Victoria Shoemaker is a senior associate in the firm's Chicago office and serves as a member of the Hiring Committee and Women’s Leadership Committee. She focuses her practice on civil litigation, including medical malpractice defense, products and premises liability defense and healthcare matters. Victoria has extensive experience representing various corporations and health care providers, such as hospitals, medical groups, physicians and home health agencies in all phases of complex litigation both in state and federal courts. She has successfully defended clients to non-guilty verdict at trial as well as obtained favorable settlements. Victoria has also prepared and successfully argued motions to dismiss and summary judgment motions on behalf of her clients.
While in law school, Victoria worked at a prominent civil defense firm where she gained valuable knowledge and experience in various areas of tort litigation, including insurance defense, construction defect litigation and professional negligence as well as appellate practice. In addition, she served as a judicial extern to the Honorable Blanche Manning of the United States District Court for the Northern District of Illinois.
Victoria is involved in several professional organizations, including the Illinois State Bar Association, Chicago Bar Association and the Decalogue Society of Lawyers. She is fluent in Russian and Ukrainian.
- Loyola University Chicago, J.D., magna cum laude
- Kyiv National Taras Shevchenko University, Ukraine, M.A., with honors
- Kyiv National Taras Shevchenko University, Ukraine, B.A., with honors
- Supreme Court of Illinois
- U.S. District Court, Northern District of Illinois
- Michael Cucco and Victoria Shoemaker Obtain Not Guilty Verdict for Neurologist
- Michael Cucco and Victoria Shoemaker Obtain Not Guilty Verdict for Interventional Cardiologist and Intensivist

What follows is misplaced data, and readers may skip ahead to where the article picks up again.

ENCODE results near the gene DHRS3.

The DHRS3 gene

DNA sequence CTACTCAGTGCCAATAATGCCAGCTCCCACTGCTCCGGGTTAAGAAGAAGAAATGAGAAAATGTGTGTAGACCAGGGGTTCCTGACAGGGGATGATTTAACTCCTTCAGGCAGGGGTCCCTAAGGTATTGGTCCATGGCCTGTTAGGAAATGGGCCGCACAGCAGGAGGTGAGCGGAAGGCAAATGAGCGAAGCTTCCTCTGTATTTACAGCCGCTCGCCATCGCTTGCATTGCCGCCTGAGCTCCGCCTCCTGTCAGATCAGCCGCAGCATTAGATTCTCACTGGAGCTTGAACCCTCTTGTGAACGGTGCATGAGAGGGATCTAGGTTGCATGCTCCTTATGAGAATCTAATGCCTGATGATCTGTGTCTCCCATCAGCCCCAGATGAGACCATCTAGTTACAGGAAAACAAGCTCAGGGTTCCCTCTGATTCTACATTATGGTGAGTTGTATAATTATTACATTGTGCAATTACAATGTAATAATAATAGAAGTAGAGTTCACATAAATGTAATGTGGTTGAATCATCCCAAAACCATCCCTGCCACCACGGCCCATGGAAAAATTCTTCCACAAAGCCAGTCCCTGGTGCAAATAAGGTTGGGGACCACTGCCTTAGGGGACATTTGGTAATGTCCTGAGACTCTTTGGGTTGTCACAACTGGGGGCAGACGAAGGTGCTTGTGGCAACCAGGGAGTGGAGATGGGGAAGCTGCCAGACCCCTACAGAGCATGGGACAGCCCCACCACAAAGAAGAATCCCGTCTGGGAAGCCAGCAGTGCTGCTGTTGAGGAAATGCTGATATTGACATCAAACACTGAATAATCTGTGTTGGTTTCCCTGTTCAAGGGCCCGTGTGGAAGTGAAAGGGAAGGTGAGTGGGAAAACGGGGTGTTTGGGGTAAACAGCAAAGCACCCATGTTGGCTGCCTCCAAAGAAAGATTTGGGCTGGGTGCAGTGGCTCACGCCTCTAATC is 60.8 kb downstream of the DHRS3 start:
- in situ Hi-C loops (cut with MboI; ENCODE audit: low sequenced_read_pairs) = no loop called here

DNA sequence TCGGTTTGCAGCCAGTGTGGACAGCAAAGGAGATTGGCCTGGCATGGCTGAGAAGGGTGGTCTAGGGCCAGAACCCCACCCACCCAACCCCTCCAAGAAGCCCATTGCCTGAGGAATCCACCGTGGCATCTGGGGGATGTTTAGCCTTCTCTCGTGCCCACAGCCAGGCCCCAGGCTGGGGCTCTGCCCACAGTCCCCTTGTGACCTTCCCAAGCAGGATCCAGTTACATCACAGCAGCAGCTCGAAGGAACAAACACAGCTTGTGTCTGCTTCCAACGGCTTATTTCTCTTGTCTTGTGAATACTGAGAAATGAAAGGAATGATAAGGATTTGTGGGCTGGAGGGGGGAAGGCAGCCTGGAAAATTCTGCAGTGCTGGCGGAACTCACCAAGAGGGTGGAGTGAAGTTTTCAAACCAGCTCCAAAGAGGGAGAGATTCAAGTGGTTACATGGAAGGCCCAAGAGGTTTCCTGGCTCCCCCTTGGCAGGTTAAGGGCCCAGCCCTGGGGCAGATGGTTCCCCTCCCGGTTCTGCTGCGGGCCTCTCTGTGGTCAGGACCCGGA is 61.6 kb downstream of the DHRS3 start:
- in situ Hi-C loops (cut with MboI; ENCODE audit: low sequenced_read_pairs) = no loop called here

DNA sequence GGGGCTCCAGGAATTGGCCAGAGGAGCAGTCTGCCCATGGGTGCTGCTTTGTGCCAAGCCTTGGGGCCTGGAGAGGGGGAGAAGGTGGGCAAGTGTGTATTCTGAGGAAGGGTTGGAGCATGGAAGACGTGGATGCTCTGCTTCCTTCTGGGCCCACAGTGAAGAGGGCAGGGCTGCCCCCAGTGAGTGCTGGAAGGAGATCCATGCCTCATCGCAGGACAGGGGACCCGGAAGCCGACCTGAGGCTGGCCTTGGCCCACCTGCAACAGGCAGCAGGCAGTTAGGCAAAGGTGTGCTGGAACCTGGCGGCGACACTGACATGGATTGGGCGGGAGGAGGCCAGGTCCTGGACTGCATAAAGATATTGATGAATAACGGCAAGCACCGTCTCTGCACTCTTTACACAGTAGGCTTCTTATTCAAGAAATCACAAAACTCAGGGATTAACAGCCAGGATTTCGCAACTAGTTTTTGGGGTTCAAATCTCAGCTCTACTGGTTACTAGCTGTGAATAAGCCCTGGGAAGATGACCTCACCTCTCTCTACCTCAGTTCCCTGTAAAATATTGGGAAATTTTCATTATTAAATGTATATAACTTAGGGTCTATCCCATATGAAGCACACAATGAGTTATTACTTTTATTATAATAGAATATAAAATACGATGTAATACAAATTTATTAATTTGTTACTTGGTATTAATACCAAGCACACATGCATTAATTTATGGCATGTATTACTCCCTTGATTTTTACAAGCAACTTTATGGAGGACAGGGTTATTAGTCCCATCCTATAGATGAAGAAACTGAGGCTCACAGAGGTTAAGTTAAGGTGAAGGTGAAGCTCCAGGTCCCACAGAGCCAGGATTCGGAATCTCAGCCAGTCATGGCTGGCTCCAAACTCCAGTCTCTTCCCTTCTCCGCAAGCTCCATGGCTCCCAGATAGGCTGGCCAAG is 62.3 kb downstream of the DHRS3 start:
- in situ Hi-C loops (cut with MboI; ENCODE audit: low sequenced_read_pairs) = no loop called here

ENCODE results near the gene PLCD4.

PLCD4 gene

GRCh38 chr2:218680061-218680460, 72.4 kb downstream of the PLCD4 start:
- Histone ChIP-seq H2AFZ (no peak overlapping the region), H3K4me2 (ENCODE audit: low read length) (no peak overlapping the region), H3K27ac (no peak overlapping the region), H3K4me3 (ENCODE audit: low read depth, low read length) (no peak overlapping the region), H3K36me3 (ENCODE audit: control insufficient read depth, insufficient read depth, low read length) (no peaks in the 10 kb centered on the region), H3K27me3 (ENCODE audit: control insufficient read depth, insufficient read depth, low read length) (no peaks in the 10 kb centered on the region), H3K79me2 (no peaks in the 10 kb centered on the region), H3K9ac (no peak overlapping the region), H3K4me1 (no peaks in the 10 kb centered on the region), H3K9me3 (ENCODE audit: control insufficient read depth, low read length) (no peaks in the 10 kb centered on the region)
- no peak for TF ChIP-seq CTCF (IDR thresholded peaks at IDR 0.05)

- Victoria Shoemaker Wins Summary Judgment in a Construction Liability Case
- Michael Cucco and Victoria Shoemaker Obtain Verdict in Favor of Defendant Clinic in a Medical Malpractice Case
- Yarbrough v. Northwestern Memorial Hospital: The Illinois Supreme Court Curtails Imposition of the Apparent Agency Doctrine on the Hospitals
In reversing the holding of Illinois First District Appellate Court, the Illinois Supreme Court in Yarbrough v. Northwestern Memorial Hospital, 2017 IL 121367 (Dec. 29, 2017), limited the application of the doctrine of apparent agency for the first time since Gilbert v. Sycamore Hospital. The closely divided Illinois Supreme Court held that a hospital cannot be held vicariously liable under the doctrine of apparent agency for the negligence of the employees of an unrelated, independent family practice clinic that was not party to the litigation. Id.
- Long Term Care Litigation: Preserving Privilege Over Investigation Reports
Long-term care litigation is a rapidly growing area of healthcare litigation. To avoid pitfalls during litigation discovery, a proactive strategy of defense for long-term care facilities is necessary. This strategy should include pre-suit safeguarding of privilege...
- Settling Wrongful Death Actions: The Illinois Supreme Court Expands the Rights of Intended Beneficiaries
In re Powell v. Wunsch, the Illinois Supreme Court held that an attorney who brings a wrongful death action owes a legal duty to the decedent's beneficiaries at the distribution of funds phase of that action. Nos. 115997, 116009, 2014 IL 115997, at *¶20 (Ill. Sup. Ct. June 19, 2014). A...
- The Illinois Appellate Court's Decision Curtails the Ability of Defendants to Invoke the Forum Non Conveniens Doctrine in Product Liability Cases
In legal theory, the doctrine of forum non conveniens refers to the discretionary power of the court to dismiss or transfer a case even though jurisdiction and venue are proper when it would serve the convenience of the parties and the ends of justice. First Nat. Bank v. Guerine,...
- The Amendment to the Illinois Health Care Services Lien Act: To Lien or Not to Lien
House Bill 5823 ("HB5823") became law on January 1, 2013. This amendment to the Illinois Health Care Services Lien Act ("Act"), 770 ILCS 23/1 et seq., made significant changes to the Act. It established a new process for medical providers who are lien holders on personal injury judgments....